Tricare is changing its autism therapy reimbursement rates to better align them with commercial insurance rates and Medicaid, Defense Department officials said Tuesday.

The move will increase reimbursements for some therapists while trimming rates for others, but DoD officials said the changes should not affect the nearly 10,000 Tricare beneficiaries who receive Applied Behavior Analysis therapy for autism symptoms.

Tricare consolidated its various ABA therapy benefit programs in 2014 to ensure that active-duty and retiree dependents with autism had access to treatment.

But the new Autism Care Demonstration Project also proposed slashing reimbursement rates to some providers by nearly half, prompting some to say they would no longer accept Tricare.

DoD postponed implementation of the severe cuts, contracting instead with the Rand Corp. and a health policy research firm to help determine whether the level of coverage for ABA in the military health system was appropriate.

The new reimbursement rates — 20 percent higher than Medicaid's rates for ABA — are a result of those reviews.

"Our benefit is extremely rich ... when I've been in meetings on ABA with commercial providers, Tricare was held out as having the most comprehensive benefit and the most generous benefit," said Tricare Health Plan Director Mary Kaye Justis.

DoD now pays doctorate- and master's-level therapists $125 an hour, bachelor's degree-level providers $75 an hour, and technicians $50 an hour.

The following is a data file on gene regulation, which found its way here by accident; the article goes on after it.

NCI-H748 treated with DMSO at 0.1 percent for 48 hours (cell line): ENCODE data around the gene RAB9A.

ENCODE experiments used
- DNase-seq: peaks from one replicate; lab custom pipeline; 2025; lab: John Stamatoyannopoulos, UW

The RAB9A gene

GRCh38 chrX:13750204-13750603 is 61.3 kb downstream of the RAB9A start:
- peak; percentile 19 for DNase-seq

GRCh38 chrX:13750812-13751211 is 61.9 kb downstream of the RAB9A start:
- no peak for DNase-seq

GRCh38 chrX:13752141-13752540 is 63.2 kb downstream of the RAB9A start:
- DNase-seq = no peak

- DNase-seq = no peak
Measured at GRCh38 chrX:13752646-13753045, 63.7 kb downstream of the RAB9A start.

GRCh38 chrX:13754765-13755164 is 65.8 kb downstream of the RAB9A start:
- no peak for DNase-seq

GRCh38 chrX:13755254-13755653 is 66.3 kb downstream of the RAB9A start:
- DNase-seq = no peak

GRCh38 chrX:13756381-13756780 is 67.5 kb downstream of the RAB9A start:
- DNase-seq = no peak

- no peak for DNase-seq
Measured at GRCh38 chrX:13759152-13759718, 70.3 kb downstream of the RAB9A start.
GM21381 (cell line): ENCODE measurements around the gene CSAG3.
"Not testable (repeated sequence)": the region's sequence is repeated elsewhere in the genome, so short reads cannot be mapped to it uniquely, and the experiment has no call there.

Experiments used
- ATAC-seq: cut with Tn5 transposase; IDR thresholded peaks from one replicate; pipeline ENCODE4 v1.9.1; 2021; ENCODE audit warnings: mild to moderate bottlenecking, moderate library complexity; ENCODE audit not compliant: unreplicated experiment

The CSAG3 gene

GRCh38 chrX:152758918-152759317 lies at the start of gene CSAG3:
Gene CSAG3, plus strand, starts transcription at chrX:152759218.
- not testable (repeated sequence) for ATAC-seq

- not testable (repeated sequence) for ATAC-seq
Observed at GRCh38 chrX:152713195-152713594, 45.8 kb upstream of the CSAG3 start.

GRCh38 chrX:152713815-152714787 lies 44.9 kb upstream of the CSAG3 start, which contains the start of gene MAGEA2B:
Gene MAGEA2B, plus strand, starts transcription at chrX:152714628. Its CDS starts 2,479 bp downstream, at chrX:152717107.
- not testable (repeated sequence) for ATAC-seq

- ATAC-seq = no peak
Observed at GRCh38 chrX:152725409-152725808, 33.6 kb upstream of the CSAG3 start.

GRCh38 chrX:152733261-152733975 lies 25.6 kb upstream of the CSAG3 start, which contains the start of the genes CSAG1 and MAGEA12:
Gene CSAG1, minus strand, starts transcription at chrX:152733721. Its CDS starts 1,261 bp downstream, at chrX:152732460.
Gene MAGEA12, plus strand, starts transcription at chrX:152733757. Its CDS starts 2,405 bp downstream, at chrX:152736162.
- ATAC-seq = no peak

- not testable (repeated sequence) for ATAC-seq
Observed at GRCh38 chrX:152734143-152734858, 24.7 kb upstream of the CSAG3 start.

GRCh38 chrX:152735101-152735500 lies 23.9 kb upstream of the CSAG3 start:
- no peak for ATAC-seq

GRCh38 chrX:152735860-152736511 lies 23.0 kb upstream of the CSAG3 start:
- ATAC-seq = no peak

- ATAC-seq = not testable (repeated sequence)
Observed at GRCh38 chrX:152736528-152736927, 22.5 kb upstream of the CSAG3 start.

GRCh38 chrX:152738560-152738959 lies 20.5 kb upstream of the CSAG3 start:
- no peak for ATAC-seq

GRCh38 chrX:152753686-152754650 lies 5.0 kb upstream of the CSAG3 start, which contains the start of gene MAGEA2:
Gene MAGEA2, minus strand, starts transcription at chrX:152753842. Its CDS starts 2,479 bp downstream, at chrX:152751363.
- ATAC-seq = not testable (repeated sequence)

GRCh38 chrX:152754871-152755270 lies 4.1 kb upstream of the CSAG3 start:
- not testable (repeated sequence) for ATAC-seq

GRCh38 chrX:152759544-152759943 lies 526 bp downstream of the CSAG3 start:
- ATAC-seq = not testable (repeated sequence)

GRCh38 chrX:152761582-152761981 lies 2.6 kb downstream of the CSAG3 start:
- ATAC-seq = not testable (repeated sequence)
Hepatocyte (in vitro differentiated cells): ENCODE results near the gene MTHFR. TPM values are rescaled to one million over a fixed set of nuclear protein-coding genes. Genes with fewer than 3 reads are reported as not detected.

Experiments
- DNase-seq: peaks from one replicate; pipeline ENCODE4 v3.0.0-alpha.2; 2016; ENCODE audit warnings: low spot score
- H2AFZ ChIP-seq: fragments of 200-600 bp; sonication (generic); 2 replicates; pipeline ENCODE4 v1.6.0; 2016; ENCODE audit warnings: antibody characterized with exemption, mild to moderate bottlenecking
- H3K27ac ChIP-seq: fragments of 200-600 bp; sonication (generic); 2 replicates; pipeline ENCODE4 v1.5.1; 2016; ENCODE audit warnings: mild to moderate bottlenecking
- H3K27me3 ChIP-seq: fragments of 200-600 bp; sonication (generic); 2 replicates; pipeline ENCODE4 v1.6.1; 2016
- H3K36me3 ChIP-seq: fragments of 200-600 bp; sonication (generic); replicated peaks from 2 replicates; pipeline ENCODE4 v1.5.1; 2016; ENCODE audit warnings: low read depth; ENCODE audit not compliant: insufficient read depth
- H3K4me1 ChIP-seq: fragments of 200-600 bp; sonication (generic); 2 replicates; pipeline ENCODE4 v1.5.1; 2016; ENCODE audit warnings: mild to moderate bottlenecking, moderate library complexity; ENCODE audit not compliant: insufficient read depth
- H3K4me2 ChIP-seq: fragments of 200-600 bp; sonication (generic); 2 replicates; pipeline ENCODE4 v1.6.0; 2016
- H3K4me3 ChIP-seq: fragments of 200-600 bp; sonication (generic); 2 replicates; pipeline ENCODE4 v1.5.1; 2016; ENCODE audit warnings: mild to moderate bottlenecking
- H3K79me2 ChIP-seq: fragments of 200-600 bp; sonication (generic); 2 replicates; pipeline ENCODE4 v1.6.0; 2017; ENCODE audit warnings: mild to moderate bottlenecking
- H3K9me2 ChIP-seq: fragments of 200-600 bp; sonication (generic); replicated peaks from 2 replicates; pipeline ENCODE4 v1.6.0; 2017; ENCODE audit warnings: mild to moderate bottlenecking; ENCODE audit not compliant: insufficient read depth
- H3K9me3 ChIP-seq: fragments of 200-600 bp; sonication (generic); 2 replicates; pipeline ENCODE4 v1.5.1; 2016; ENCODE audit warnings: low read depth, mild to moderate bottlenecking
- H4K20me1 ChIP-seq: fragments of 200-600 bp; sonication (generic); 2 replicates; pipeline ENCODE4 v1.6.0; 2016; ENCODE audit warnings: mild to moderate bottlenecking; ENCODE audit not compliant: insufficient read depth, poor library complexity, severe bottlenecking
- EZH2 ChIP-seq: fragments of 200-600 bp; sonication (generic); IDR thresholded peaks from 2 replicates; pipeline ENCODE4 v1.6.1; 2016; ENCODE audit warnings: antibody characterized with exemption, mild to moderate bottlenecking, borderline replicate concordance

The new basic national hourly rates will change to $114.23 for doctorate-level therapists, $107.14 for master's therapists, $67.39 for therapists with bachelor's degrees and $40.12 for technicians.

These rates also will be adjusted by geographic location.

As a result of the reviews, Tricare turned out to be the highest payer in many markets, "significantly above both Medicaid and as well as commercial rates," Justis said. "At that point, we started saying, 'What is the best way to adjust our rates so we are more consistent with the market and can continue to assure access?' "

To ease the impact of reductions on therapists' budgets, Tricare will reduce locality rates by no more than 15 percent per year until the calculated locality rate is reached, officials said.

ABA therapy is one-on-one instruction for autism patients that focuses on promoting appropriate behavior, social skills, communication and emotional expression. Costs per patient can run $30,000 to $60,000 a year.

Tricare officials said DoD needed to tweak its reimbursement rates because they have been largely unchanged since they were first instituted in 2008, and little cost data was available.

The new rates are designed to ensure beneficiaries can access treatment while ensuring the government is not overpaying, Justis said.

She added that despite the rate trims for some, Tricare's ABA budget, which has totaled $80 million in 2014, is likely to increase.

"The population for folks receiving ABA services continues to grow. We haven't done cost estimates on what the rate change impact would be because we continue to see growth," she said.

Patricia Kime is a senior writer covering military and veterans health care, medicine and personnel issues.

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